By James Paton
There is a pantheon in the world of film that is reserved only for the most truly memorable artists, the best of the best that includes the likes of John Ford, Akira Kurosawa, Stanley Kubrick and yes, England’s own, Alfred Hitchcock, the self-proclaimed “Master of Suspense”.
His output was quite prolific and of a consistently high quality, despite being initially regarded as a mere purveyor of entertainment, it has since been brought to light, particularly after the writers – and respected film directors themselves – of French magazine Cahiers du Cinema promoted the concept of Hitchcock as an auteur.
He effectively learned his trade from the German master F.W. Murnau (he of Nosferatu fame) and between 1925 and 1939 created a series of impressive and commercially successful features including The Lodger (what he himself regards as his first proper film) and the enormously popular spy romp, The Thirty-Nine Steps.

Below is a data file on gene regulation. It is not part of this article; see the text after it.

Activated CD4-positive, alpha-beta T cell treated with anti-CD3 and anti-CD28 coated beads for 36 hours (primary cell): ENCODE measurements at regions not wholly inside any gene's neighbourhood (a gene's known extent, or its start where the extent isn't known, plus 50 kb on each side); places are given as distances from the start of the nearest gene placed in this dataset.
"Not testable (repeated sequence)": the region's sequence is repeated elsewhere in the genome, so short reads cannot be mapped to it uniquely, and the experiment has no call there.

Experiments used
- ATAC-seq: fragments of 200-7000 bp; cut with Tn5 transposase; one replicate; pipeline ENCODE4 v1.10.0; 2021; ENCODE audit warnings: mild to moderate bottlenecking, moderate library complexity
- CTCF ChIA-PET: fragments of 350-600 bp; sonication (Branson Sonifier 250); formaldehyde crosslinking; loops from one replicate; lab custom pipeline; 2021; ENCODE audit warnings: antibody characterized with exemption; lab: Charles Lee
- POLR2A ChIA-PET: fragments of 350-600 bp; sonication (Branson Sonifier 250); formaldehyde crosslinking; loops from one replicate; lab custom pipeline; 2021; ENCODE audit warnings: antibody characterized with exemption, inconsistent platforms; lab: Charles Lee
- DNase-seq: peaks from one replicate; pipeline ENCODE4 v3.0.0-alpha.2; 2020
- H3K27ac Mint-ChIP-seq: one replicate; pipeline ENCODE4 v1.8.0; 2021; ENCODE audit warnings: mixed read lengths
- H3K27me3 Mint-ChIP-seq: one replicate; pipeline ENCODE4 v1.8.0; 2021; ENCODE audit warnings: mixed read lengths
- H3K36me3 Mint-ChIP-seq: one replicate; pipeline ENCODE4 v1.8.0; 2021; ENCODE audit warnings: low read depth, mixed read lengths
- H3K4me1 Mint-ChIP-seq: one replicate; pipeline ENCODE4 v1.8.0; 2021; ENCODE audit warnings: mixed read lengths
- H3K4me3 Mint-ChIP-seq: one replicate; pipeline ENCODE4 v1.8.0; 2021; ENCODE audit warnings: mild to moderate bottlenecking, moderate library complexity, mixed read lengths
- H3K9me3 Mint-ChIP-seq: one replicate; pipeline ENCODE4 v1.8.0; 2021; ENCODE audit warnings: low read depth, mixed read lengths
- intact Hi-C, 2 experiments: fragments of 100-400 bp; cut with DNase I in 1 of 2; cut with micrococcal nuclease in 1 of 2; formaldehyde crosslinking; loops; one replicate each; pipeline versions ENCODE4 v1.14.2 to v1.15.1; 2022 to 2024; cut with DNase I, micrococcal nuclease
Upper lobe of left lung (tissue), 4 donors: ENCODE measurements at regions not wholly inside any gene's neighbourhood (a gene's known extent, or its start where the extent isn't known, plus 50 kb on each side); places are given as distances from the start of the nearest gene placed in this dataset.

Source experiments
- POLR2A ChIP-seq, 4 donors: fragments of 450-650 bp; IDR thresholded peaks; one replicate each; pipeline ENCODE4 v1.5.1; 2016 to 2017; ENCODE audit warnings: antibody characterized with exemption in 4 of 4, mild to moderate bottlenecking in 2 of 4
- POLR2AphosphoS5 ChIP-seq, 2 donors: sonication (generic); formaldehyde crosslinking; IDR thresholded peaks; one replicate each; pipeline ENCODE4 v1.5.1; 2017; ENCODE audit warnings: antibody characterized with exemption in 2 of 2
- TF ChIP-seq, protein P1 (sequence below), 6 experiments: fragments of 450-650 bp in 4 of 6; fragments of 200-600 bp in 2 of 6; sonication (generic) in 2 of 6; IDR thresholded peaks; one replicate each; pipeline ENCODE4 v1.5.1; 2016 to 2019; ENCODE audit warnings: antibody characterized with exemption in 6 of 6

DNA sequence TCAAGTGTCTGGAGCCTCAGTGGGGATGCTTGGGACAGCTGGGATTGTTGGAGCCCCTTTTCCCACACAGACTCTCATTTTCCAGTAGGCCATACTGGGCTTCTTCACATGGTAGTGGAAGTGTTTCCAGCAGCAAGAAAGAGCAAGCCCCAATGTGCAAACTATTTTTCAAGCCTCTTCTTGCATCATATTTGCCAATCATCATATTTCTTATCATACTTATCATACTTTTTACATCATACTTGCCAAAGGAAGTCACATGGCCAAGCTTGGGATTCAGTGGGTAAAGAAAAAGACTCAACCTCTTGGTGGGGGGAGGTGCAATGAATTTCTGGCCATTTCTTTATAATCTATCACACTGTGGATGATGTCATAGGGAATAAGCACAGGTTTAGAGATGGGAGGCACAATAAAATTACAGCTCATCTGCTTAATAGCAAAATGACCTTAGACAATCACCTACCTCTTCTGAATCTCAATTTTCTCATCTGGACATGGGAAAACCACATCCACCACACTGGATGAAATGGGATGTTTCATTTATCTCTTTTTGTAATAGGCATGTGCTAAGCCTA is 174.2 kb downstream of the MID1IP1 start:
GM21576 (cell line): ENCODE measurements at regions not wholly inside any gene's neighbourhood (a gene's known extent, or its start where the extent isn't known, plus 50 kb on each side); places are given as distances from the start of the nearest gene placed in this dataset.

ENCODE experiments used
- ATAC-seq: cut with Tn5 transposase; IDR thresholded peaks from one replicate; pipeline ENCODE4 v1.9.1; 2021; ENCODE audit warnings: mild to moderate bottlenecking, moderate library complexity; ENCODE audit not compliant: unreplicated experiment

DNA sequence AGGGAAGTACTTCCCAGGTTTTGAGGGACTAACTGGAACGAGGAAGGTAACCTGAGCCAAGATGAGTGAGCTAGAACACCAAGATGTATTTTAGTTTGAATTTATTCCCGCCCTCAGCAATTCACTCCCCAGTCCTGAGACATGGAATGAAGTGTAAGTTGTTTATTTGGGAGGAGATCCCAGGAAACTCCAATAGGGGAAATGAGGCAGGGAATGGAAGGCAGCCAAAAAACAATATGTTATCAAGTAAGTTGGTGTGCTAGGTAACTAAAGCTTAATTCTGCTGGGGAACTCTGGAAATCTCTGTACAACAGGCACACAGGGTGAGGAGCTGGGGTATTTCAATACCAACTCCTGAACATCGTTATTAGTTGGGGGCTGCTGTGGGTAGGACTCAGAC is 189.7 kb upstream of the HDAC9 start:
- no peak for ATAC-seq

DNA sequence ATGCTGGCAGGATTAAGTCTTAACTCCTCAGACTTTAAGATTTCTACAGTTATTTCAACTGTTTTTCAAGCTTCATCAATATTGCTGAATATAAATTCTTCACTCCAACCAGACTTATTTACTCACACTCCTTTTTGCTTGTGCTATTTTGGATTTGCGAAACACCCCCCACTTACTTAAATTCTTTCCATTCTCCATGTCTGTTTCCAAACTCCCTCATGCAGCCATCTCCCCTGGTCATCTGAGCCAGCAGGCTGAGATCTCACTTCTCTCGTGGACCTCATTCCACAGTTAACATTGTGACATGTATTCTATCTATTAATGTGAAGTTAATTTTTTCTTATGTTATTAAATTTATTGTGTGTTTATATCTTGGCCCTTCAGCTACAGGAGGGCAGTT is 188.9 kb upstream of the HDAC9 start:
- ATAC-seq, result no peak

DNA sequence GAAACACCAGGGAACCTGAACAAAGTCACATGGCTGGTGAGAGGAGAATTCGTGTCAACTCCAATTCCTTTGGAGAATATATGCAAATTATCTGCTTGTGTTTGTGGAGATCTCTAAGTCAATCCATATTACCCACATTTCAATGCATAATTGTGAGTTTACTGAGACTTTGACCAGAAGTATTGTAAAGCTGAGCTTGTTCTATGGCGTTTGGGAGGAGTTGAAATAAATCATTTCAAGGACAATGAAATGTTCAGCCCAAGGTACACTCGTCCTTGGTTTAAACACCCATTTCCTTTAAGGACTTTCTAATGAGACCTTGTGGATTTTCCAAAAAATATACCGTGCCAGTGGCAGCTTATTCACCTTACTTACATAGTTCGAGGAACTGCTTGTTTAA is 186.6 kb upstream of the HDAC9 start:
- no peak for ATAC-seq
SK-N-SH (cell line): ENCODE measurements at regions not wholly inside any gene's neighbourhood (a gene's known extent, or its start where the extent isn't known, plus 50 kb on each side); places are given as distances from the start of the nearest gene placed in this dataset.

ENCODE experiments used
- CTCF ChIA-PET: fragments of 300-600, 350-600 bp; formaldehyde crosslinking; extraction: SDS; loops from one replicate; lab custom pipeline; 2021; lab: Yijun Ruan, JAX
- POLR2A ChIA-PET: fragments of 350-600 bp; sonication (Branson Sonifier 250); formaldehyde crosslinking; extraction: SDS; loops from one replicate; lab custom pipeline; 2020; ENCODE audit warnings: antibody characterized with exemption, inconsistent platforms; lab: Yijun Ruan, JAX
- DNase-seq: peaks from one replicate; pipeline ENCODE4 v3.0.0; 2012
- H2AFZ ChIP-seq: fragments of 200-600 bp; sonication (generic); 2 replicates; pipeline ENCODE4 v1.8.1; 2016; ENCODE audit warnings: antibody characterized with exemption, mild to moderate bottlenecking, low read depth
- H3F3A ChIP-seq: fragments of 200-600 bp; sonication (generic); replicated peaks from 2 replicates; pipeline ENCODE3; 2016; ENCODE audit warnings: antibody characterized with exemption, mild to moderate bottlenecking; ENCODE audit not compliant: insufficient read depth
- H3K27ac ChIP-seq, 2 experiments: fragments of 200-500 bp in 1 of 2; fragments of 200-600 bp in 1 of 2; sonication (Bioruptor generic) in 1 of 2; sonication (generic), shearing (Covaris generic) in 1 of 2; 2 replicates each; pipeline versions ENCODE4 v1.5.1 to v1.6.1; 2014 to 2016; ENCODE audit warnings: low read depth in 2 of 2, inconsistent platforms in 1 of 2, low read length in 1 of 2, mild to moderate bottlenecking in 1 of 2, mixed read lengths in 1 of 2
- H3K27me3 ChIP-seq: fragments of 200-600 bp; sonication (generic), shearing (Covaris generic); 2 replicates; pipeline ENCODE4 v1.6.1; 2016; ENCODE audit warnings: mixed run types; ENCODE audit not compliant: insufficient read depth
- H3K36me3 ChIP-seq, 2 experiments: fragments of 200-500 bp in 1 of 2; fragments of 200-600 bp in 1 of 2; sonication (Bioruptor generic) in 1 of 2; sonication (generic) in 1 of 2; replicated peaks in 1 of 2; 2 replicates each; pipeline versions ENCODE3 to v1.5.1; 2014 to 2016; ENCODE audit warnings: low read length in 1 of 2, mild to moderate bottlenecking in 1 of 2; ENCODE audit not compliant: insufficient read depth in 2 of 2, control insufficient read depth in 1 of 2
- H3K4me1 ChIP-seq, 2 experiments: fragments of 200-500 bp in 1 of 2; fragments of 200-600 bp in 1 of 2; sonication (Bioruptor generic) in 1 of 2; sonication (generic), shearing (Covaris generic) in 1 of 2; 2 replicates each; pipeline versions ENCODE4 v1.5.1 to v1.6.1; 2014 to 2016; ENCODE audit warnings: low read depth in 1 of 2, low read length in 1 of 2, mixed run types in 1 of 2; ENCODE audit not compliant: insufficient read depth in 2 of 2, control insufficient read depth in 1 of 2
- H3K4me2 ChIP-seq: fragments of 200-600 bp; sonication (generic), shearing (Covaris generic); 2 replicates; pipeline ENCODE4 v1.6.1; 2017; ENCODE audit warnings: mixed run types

Hitch was drawn towards the Hollywood system, however, and in 1939 following the release of Jamaica Inn, set off by boat across the Atlantic with his wife, Alma, and his assistant, Joan Harrison to live and work in an entirely new environment, a change that might very well have helped usher in a new period of artistic growth.
The period covering his first decade working within Hollywood was a very busy spell, with thirteen features and two short films to his credit, but more than that, it was a time when the director began to imbue his work with autobiographical elements, take political stances and reach new creative highs.
Here we look at the feature length films of the period and rate them from worst to best, but don’t forget to comment with your own favourite Hitchcock moments from this phase of his career.
13. Rebecca (1940)
Hitch’s first → continue…
From:: Taste Of Cinema